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This eBook from the Gutenberg Project consists of approximately 209 pages of information about The Jesus of History.
was, and the first thing was to determine that.  There were several ways of doing it.  One was to sail up and map the course.  A quicker way was to drop a bucket over the side of the ship.  The bucket, we may be sure, went down; and it came up with fresh water; and the water was an instant revelation of several new and important facts.  They had discovered, first of all, that where there was an unbroken coast-line on the map, there was nothing of the kind in reality; there was a broad waterway up into the country; and this was not a bay, but the mouth of a river, and a very great river indeed; and this implied yet another discovery—­that men had to reckon with no mere island or narrow peninsula, but an immense continent, which it remained to explore.

Jesus Christ was in himself a very great discovery for those to whom he gave himself, and the exploration of him shows a somewhat similar story.  Men have often said that they see nothing in him very different from the rest of us; while others have found in him, in the phrase of the Apocalypse (Rev. 22:1), the “water of life”; and the positive announcement is here, as in the other case, the more important of the two.  The discovery of the volume of life, which comes from Jesus Christ, is one of the greatest that men have made.  Merely to have dipped his bucket, as it were, in that great stream of life has again and again meant everything to a man.  Think of what the new-found river of the New World meant to some of those early explorers after weeks at sea—­

    Water, water everywhere,
    Nor any drop to drink—­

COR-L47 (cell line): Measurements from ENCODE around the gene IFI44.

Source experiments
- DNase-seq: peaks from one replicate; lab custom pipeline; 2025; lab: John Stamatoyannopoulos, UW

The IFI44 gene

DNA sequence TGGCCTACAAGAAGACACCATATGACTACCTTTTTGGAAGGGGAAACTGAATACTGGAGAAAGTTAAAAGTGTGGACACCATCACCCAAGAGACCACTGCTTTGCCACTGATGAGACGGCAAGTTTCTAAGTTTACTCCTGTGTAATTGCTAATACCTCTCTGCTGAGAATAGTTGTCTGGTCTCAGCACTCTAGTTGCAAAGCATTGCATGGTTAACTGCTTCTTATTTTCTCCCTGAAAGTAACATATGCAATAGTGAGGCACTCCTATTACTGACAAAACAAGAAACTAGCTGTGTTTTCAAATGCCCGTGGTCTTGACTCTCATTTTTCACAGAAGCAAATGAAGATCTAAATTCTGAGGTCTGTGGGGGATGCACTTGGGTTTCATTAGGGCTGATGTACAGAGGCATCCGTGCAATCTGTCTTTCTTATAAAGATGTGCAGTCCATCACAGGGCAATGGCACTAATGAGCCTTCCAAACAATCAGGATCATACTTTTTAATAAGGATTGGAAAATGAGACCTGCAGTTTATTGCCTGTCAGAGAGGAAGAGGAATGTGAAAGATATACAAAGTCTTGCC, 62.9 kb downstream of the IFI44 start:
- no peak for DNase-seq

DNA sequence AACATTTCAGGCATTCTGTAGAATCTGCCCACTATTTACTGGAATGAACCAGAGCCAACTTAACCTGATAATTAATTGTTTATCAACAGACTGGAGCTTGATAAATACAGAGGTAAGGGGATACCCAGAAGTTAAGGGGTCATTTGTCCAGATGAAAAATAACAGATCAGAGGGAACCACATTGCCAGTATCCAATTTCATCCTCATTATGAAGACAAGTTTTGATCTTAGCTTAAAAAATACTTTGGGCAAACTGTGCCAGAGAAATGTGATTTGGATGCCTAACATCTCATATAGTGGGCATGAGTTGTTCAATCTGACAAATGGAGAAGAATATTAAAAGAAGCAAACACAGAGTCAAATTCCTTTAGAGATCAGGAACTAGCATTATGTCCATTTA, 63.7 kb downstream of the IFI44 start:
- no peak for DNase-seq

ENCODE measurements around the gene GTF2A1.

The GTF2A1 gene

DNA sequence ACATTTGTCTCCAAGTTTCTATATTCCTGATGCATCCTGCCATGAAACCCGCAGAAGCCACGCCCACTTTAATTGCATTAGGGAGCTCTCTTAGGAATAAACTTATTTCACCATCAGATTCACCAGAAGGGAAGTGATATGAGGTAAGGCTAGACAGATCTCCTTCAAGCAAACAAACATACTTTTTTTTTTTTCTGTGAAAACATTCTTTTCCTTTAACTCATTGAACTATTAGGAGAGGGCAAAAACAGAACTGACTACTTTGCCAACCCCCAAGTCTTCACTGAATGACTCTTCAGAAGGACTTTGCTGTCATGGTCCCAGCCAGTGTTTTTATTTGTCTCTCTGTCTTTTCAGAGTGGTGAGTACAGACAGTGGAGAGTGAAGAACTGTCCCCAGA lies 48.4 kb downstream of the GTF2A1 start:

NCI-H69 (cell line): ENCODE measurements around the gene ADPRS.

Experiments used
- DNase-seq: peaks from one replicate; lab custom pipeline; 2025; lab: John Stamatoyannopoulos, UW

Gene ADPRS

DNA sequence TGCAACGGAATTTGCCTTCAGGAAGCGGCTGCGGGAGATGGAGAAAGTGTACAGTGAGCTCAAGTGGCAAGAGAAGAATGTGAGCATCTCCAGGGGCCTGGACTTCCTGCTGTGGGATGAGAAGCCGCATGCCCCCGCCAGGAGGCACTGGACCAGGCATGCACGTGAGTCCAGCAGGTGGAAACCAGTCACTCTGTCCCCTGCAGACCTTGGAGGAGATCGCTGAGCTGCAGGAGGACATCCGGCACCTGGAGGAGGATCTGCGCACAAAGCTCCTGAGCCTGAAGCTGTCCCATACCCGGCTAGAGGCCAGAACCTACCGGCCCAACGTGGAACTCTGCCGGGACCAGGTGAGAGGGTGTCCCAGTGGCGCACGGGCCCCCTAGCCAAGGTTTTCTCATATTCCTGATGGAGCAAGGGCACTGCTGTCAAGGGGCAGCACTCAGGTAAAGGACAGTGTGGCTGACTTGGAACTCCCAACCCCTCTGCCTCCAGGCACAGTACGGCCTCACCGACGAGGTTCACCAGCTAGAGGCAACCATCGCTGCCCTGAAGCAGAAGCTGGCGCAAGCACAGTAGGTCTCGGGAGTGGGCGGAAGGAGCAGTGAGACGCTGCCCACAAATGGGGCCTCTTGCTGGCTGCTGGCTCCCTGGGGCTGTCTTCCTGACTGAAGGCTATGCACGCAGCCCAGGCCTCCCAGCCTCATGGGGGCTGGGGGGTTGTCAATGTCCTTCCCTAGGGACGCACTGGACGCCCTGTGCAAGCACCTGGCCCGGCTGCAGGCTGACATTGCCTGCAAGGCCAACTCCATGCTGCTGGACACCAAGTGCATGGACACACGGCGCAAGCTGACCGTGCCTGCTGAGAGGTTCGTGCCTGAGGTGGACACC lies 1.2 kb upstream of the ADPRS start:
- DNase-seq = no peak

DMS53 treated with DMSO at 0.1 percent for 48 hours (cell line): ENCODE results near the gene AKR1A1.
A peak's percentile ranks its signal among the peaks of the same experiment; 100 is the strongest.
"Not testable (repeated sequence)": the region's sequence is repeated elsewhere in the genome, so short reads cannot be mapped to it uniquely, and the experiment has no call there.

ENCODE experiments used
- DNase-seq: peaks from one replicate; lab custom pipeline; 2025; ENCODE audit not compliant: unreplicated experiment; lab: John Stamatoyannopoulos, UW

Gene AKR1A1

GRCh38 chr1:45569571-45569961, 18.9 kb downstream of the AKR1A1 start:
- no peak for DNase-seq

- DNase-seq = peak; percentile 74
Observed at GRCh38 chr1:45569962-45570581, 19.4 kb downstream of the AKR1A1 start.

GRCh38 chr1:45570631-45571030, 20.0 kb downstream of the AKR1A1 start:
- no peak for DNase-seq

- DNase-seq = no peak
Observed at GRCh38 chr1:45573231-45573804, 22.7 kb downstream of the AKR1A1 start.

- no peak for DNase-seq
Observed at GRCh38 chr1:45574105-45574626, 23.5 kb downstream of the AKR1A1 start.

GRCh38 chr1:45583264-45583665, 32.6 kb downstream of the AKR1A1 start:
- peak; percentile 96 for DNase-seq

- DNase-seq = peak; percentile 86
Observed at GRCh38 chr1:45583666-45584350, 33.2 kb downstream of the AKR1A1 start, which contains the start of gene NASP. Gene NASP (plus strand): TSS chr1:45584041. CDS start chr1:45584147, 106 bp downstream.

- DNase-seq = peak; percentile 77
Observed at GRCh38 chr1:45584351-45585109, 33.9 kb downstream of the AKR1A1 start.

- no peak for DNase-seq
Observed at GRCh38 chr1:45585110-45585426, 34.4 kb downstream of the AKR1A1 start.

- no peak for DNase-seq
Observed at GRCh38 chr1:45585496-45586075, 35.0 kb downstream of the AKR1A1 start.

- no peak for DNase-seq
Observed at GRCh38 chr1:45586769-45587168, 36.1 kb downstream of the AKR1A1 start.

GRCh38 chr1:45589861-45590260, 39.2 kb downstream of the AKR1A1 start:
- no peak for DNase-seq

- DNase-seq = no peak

and they reach an immense flood of river-water.  It was new life at once; but it did not necessarily mean the immediate exploration of everything, the instant completion of geographical discovery.  It was life and the promise of more to follow.  The history of the Church is a record, we may put it, both of the discovery of the River of Life and of the exploration of its course and its sources, and of what lies behind it.  But the discovery and the exploration are different things, and the first is quicker and more certain than the second.  Most of us will admit that we have not gone very far up into that Continent.  The object of this chapter is not to attempt to survey or compendiarise Christian exploration of Jesus, but to try to find for ourselves a new approach to an estimate of the historical figure who has been and remains the centre of everything.

We may classify the records of the Christian exploration roughly in three groups.  In the early Christian centuries, we find endless thought given to the philosophical study of the relation of Christ and God.  It fills the library of the Early Church, and practically all the early controversies turn upon it.  The weak spot in all this was the use of the “a priori” method.  Men started with preconceptions about God—­not unnaturally, for we all have some theories about God, which we are apt to regard as knowledge. 

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